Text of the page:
Background: Tranexamic acid (TXA) use in severe trauma remains controversial notably because of concerns of the applicability of the CRASH-2 study findings in mature trauma systems. The aim of our study was to evaluate the outcomes of TXA administration in severely injured trauma patients managed in a mature trauma care system.
Methods: We performed a retrospective study of data prospectively collected in the TraumaBase registry (a regional registry collecting the prehospital and hospital data of trauma patients admitted in six Level I trauma centers in Paris Area, France). In hospital mortality was compared between patients having received TXA or not in the early phase of resuscitation among those presenting an unstable hemodynamic state. Propensity score for TXA administration was calculated and results were adjusted for this score. Hemodynamic instability was defined by the need of packed red blood cells (pRBC) transfusion and/or vasopressor administration in the emergency room (ER).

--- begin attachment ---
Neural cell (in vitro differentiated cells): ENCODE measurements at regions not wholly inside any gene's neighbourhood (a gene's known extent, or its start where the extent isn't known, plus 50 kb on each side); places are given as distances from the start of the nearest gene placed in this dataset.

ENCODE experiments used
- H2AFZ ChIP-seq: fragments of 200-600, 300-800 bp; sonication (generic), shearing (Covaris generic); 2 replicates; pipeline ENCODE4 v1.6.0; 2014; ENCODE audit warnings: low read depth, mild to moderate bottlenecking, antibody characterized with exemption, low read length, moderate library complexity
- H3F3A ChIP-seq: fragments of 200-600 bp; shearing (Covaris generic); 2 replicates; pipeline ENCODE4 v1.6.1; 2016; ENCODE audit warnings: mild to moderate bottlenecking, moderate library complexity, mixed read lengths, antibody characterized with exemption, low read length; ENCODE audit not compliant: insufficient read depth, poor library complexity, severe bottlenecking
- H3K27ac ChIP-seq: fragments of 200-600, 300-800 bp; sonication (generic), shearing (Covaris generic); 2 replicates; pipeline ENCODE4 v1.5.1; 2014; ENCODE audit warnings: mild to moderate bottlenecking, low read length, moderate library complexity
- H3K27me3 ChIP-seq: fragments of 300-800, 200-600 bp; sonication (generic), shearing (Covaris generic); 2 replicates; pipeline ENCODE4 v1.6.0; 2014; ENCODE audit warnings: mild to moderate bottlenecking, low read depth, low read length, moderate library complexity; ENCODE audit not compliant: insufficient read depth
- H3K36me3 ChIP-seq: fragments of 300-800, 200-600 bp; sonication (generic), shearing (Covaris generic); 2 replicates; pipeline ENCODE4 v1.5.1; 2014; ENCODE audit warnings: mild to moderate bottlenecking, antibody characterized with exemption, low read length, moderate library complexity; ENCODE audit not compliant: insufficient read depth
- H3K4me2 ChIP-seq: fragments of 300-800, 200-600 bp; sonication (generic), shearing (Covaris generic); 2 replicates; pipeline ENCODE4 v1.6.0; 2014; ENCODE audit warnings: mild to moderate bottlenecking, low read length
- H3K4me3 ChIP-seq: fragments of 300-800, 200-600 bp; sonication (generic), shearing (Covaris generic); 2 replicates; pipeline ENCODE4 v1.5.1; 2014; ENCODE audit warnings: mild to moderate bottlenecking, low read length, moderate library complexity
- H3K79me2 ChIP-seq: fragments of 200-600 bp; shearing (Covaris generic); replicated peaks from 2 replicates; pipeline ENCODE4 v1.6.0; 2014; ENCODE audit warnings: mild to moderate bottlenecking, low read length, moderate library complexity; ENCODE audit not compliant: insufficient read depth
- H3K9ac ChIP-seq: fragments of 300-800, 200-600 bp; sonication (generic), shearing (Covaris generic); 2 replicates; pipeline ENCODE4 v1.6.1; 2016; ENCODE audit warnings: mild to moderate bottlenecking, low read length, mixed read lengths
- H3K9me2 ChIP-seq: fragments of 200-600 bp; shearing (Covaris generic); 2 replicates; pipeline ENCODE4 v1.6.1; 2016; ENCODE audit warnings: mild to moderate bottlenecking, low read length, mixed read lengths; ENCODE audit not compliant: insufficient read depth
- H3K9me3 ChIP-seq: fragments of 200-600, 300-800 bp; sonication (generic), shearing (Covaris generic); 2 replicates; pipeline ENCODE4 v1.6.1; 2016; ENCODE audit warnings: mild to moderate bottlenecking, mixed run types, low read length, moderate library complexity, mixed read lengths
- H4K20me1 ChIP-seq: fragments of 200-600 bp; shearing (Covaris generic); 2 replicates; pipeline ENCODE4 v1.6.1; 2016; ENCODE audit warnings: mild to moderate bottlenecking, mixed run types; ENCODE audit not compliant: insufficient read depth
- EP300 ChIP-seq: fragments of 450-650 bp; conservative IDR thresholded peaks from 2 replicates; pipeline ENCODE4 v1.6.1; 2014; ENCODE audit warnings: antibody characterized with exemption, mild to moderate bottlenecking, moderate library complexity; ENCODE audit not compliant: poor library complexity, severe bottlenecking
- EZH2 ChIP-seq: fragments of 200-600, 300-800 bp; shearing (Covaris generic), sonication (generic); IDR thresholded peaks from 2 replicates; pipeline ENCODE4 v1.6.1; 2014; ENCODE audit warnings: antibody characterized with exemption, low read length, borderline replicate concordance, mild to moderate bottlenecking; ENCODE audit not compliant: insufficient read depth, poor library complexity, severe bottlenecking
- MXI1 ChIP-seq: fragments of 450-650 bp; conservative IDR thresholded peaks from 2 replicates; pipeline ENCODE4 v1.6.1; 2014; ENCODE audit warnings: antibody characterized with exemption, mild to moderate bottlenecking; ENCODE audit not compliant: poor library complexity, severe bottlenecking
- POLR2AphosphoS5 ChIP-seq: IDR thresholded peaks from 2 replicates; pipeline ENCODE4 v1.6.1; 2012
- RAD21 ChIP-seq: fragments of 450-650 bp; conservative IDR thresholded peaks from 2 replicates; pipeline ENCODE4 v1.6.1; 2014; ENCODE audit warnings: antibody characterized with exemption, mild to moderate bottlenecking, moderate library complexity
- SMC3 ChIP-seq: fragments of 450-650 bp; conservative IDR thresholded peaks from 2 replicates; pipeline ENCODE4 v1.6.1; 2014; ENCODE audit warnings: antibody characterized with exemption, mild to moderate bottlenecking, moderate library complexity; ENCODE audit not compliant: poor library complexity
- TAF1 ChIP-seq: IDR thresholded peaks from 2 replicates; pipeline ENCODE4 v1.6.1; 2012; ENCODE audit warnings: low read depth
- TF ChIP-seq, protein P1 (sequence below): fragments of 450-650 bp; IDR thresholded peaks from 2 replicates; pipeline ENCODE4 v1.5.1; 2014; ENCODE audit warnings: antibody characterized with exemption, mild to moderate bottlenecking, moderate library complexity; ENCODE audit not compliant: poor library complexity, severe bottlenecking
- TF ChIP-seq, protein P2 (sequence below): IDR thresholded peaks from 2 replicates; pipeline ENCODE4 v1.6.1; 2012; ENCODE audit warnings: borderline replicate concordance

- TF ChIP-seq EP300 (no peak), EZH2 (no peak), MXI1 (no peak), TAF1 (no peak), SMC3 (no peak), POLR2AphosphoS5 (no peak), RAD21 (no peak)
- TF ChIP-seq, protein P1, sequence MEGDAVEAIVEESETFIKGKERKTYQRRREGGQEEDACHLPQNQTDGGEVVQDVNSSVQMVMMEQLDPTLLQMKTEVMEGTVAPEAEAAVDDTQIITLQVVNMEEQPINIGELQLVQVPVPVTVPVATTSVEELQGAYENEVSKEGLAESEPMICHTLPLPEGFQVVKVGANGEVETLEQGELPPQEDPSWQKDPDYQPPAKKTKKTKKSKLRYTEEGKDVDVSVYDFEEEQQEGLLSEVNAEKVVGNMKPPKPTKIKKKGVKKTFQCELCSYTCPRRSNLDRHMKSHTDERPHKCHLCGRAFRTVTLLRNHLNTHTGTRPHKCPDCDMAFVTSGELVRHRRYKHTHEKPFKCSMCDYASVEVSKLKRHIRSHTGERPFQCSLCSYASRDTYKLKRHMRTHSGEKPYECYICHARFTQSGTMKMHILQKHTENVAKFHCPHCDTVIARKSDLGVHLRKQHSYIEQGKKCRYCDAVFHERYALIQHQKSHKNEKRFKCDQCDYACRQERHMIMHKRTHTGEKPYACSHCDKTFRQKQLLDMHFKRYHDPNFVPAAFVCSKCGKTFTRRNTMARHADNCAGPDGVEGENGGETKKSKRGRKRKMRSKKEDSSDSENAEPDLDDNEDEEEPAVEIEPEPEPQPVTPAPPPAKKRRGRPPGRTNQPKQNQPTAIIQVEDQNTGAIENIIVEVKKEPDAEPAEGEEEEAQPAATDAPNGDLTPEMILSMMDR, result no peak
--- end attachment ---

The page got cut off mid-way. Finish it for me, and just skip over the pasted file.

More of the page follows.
Results: Among patients meeting inclusion criteria (n = 1,476), the propensity score could be calculated in 797, and survival analysis could be achieved in 684 of 797. Four hundred seventy (59%) received TXA, and 327 (41%) did not. The overall hospital mortality rate was 25.7%. There was no effect of TXA use in the whole population but mortality was lowered by the use of TXA in patients requiring pRBC transfusion in the ER (hazard ratio, 0.3; 95% confidence interval, 0.3-0.6).
Conclusion: The use of TXA in the management of severely injured trauma patients, in a mature trauma care system, was not associated with reduction in the hospital mortality. An independent association with a better survival was found in a selected population of patients requiring pRBC transfusion in the ER.
Level of evidence: Therapeutic study, level III.